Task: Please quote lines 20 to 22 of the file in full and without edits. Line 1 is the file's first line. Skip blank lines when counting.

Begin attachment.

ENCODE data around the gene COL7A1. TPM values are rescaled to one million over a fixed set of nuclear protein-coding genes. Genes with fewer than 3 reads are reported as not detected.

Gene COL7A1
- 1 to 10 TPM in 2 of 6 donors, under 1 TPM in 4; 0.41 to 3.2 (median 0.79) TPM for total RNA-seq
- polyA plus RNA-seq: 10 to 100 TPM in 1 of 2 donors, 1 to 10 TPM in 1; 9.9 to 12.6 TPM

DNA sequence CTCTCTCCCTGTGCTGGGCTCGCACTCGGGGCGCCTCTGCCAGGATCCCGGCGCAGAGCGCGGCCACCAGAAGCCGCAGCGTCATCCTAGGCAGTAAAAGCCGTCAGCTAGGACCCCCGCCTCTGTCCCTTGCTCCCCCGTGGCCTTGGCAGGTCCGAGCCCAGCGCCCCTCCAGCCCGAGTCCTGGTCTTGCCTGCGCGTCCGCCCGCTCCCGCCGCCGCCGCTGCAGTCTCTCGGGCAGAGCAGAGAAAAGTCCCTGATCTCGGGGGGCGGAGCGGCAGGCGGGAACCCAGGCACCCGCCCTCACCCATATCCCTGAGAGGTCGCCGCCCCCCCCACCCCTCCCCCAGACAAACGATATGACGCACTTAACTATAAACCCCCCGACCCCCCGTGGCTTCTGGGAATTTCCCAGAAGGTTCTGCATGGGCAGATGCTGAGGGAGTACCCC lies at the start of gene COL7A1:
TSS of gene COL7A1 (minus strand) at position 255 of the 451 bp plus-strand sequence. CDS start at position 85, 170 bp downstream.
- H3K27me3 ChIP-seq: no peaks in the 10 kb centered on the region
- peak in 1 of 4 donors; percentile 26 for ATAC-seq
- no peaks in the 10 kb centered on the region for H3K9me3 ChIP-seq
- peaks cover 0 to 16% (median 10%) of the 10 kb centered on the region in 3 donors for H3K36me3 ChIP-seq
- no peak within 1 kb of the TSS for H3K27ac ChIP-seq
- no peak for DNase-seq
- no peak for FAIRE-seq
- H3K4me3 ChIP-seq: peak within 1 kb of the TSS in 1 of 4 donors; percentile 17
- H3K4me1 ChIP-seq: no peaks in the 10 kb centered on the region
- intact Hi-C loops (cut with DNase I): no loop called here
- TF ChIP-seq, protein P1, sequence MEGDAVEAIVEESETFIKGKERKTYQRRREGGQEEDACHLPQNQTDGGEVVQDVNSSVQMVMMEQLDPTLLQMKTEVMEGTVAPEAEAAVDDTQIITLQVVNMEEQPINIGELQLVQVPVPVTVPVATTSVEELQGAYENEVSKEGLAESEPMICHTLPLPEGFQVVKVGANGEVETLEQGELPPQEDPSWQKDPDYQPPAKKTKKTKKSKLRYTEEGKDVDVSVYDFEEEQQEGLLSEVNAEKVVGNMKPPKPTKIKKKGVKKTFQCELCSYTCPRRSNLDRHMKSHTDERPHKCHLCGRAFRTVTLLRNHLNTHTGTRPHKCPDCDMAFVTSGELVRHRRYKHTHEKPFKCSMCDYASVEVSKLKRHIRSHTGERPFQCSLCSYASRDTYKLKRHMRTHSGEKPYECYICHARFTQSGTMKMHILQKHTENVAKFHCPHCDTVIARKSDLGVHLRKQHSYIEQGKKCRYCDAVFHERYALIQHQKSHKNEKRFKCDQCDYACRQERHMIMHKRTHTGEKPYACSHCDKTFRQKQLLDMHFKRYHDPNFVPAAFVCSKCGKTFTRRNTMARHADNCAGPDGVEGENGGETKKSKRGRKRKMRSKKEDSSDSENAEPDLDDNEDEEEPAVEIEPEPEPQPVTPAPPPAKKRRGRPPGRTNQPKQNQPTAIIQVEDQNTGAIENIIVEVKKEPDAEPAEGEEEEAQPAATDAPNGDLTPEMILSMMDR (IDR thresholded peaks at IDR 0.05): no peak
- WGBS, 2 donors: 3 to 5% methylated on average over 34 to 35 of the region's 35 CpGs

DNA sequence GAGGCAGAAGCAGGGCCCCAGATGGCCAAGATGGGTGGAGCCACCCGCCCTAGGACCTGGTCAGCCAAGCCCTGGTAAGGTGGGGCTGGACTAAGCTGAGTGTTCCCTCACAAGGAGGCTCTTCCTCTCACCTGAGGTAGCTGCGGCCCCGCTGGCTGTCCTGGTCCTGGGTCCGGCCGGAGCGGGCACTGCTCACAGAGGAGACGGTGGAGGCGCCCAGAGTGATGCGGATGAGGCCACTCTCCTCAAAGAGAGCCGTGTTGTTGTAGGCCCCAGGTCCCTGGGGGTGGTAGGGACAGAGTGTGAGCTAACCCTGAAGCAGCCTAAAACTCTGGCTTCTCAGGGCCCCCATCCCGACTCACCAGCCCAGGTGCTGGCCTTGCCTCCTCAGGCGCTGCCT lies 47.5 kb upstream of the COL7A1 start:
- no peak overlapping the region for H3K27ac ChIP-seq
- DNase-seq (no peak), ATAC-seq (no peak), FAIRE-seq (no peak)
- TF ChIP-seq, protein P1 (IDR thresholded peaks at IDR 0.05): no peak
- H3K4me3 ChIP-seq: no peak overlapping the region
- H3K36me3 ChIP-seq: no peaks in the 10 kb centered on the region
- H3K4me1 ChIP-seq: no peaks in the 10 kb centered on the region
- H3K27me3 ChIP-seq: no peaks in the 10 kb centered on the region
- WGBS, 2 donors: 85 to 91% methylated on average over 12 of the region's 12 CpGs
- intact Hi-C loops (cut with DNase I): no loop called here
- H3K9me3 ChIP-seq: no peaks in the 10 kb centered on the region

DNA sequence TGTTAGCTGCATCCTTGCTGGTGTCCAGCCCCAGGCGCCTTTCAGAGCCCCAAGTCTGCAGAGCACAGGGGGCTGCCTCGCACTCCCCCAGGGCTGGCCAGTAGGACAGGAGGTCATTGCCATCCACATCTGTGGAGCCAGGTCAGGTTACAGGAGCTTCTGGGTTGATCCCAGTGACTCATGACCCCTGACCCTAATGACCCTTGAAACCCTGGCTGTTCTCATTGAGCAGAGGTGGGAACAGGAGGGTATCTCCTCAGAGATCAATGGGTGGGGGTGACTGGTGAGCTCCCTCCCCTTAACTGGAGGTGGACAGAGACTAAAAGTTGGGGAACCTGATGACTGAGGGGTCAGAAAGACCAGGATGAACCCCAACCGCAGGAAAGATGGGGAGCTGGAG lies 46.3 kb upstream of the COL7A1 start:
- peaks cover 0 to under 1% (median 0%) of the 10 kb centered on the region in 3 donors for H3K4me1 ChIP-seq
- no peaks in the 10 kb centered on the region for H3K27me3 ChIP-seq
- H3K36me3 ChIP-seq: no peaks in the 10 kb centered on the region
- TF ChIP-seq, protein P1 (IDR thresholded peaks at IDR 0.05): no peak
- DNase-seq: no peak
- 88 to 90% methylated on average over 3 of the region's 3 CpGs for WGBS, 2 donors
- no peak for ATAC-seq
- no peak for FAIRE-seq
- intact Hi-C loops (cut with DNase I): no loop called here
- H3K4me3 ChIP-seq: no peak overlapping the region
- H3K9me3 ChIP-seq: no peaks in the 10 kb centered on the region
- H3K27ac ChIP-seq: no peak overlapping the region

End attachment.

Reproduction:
- no peak overlapping the region for H3K27ac ChIP-seq
- DNase-seq (no peak), ATAC-seq (no peak), FAIRE-seq (no peak)
- TF ChIP-seq, protein P1 (IDR thresholded peaks at IDR 0.05): no peak